"[W]e've got a lot of refugee children in the school, and goodness knows it's natural enough if one of them should have broken down under the strain....it might give a handle to all those ridiculous people who want to stop refuges coming into the country.
They're mostly Jewish children, but we've got several children of intellectuals or left-wing politicians who managed to get away in time. Friedrich Schmidt's boy, for example--he's the most perfectly Nordic creature I've ever seen...."
"Then it's probably him," I said. "Perfectly Nordic people, without any Jewish blood to keep them sane, are often hopelessly unbalanced."
This exchange should make sufficiently clear that we are dealing with something pleasingly different from the typical British mystery of its day.
Soon enough, however, James's rather desultory investigation at Scrope House encompasses murder too. Susan Dawes--onetime novelist ("she's very left-wing now, and that gives her no time for writing") and the wife of poet, essayist and emotional exhibitionist Richard Dawes--expires from a spot of atropine in her sherry (obviously a very die one).
|All is not quite cricket at Scrope House--though you get a lot of the sport in the book!|
There is quite a decent murder plot at the heart of Murder at Liberty Hall, but there are also, as in Dorothy L. Sayers's mammoth college mystery opus Gaudy Night, quite a few digressions. Yet the digressions make up some of the most interesting parts of the book, I think.
I might except the cricket match, which was to me was much more inscrutable than the murder. However, the idea that some of students at the ostensibly freethinking and nonconformist Scrope House are desperate to play cricket, because they want a taste of what the normal schools do, is an amusing notion:
I was surprised [declares James Hardwicke], and could not help saying so, to learn that the emancipated children of Scrope House should indulge in what, according to the Encyclopedia Britannica, "may be called the national summer pastime of the English race."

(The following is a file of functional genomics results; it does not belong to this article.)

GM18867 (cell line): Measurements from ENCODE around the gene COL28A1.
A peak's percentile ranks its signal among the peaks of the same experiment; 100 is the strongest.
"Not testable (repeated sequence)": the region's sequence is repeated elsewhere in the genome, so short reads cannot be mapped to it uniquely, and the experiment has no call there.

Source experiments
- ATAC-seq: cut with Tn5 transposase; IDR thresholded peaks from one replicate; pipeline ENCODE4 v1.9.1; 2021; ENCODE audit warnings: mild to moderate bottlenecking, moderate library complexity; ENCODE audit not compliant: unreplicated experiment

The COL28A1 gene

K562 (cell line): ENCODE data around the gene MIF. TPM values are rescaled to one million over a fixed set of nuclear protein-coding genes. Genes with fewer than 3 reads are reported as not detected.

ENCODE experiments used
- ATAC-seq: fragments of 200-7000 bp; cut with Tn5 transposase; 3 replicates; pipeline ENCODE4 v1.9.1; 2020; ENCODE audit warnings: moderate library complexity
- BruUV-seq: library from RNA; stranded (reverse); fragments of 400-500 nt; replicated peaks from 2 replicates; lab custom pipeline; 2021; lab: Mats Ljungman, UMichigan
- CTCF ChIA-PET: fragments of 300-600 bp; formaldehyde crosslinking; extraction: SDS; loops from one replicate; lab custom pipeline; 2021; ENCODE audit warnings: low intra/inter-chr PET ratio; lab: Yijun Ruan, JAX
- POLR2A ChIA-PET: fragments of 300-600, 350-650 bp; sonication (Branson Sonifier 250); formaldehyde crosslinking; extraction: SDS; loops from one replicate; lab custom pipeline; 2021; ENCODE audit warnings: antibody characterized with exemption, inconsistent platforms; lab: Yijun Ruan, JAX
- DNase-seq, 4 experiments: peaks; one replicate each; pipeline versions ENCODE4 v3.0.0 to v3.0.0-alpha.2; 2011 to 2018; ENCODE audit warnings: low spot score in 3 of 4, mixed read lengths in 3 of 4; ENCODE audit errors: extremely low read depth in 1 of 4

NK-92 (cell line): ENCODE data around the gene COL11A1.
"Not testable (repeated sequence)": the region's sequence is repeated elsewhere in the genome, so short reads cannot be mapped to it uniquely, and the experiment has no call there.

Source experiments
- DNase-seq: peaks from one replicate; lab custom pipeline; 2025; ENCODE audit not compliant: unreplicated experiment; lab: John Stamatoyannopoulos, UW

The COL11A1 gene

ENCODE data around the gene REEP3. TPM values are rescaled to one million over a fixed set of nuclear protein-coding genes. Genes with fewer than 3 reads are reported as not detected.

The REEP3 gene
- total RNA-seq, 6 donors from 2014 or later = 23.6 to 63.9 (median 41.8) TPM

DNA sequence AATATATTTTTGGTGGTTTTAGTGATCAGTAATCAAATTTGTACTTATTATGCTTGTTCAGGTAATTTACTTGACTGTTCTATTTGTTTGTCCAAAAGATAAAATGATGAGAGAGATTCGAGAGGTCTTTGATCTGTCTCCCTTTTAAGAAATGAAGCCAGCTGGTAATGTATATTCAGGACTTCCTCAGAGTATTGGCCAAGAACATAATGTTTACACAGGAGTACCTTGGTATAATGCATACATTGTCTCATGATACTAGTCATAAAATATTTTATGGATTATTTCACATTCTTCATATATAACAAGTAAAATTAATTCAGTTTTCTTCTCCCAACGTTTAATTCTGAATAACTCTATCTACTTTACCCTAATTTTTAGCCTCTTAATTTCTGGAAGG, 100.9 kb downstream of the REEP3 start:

"I don't really see," I said, "why there should be more chance of tyranny in connection with cricket then with net-ball, or stool-ball, or whatever it is they play at progressive schools."
"Nevertheless it is so," said Edgeworth, "though I admit there's no obvious reason why."
"Perhaps," I said, "it's because of the immense moral importance attached to cricket and all it's rules....cricket is a ritual which binds the upper-middle classes together, inducing a feeling of both solidarity and virtue. Rulers of the world unite; you have nothing to lose but your wickets. And, naturally, if you won't play, it's as bad as being a Trotskyite in Russia or a Calvinist in Rome. It's a communion, a sacrament, a love-feast, in which the participators are enabled to perform the most delicate acts of sacrifice for the greater good of the community, the congregation, or, as the cricketers themselves would put it, of the game."
Admittedly this is the kind of improbable speechifying you get from elite characters in PD James mysteries, but it's more entertaining to read in the tongue-in-cheek Murder at Liberty Hall, or at least I found it so.
|Sport of smiths?|